Today we’re talking about a war criminal’s money, but tomorrow it could be terrorists. The U.S. and Kenya can work closely together on this shared agenda to ensure that South Sudan’s war criminals, state looters, and sanctioned officials must look elsewhere in order to hide their ill-gotten gains.
6. WHY IS TODAY’S VISIT IMPORTANT?
While many of the violent kleptocrats and their commercial enablers may have thought that they’ve won and successfully clung onto power while still doing business in U.S. dollars, I have someone that I want them to meet who thinks otherwise.
Treasury Under Secretary for Terrorism and Financial Intelligence Sigal Mandelker, the top U.S. official in charge of financial sanctions, anti-money laundering, counter-terrorist financing, and protecting the U.S. financial system from a whole range of financial crimes, is making the first ever visit to Africa by someone in her position, and I’m so glad that she is here.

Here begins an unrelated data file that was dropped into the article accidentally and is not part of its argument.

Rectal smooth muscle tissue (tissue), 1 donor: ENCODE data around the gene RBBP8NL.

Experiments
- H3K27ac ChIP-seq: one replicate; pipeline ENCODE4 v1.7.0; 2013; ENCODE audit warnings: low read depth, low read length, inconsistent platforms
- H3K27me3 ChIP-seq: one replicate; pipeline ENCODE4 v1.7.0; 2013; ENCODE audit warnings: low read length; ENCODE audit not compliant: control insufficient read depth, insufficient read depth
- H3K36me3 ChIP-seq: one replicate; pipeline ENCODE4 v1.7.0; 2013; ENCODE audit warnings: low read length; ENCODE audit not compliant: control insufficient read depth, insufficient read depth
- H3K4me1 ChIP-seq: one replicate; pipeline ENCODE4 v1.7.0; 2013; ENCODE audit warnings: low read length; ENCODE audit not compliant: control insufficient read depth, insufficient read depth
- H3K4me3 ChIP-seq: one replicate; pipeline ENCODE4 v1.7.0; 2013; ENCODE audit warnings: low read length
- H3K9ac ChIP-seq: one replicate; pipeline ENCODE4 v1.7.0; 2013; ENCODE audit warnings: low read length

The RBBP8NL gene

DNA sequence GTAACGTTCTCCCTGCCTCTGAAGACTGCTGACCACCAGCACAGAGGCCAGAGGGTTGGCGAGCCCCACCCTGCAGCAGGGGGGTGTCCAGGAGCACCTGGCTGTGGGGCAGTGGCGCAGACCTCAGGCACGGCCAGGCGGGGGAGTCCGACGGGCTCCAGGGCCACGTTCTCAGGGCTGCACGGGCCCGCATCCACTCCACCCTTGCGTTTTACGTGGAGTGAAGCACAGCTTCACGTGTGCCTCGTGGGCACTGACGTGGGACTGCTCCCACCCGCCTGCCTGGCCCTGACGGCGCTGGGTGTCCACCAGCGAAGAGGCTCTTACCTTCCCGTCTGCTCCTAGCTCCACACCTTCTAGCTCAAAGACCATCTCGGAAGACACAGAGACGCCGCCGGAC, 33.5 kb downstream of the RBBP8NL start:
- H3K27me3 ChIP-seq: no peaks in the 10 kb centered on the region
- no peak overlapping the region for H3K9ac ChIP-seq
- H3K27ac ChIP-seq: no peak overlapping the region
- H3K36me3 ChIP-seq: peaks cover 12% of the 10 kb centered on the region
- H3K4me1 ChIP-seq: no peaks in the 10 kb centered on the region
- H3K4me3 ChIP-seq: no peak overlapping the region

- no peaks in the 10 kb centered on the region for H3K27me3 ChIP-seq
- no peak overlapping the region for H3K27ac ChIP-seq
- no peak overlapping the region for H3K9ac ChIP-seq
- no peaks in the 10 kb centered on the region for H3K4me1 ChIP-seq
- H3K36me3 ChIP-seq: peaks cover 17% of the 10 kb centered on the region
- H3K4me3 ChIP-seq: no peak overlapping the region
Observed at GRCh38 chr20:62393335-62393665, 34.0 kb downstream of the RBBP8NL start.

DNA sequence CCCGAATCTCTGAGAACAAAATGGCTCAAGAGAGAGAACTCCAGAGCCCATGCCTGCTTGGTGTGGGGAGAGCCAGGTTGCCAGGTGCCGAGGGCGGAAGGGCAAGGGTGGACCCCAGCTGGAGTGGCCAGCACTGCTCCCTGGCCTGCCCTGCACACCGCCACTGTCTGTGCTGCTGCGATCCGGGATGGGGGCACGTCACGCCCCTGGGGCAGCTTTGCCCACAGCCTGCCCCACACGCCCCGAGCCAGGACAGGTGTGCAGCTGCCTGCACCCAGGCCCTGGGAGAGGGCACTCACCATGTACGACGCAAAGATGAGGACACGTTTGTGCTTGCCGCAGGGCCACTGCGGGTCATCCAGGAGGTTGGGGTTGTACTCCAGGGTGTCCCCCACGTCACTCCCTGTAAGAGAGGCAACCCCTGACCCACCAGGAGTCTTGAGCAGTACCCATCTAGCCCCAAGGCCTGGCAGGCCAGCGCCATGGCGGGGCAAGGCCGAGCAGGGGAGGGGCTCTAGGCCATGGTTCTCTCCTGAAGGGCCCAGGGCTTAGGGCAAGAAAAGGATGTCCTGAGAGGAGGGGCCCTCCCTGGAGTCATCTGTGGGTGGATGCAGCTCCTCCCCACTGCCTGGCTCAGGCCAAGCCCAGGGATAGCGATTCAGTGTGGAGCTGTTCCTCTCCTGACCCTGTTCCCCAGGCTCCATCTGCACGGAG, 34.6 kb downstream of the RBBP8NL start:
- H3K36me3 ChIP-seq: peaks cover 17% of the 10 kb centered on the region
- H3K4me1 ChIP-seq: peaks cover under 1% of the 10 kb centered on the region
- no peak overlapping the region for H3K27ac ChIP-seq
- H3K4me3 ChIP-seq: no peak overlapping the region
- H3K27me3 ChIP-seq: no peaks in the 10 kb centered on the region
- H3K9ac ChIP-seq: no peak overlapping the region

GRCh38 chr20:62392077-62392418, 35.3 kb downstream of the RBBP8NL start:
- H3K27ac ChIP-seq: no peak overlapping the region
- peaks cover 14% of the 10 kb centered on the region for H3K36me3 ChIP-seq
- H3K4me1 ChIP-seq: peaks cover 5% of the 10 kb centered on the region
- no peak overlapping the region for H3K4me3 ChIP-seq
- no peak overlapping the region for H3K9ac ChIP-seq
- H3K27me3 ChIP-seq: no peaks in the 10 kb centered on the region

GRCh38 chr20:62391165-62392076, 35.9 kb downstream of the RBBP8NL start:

She’s a tough former prosecutor who led the U.S. Department of Justice’s teams in going after those responsible for committing human rights abuses, cyber crime, money laundering, and promoting U.S. national security and law enforcement priorities, and a strong advocate for using all of the legal authorities and financial tools at her disposal to impact the ability of President Kiir and his networks of commercial enablers to steal from their people.
Under Secretary Mandelker’s trip to Uganda, Kenya, and the Democratic Republic of the Congo this week raises the stakes for the violent kleptocrats and their corrupt elites who don’t believe that the United States will follow through on its threats of pressure, and for that I would personally like to say, “thank you.”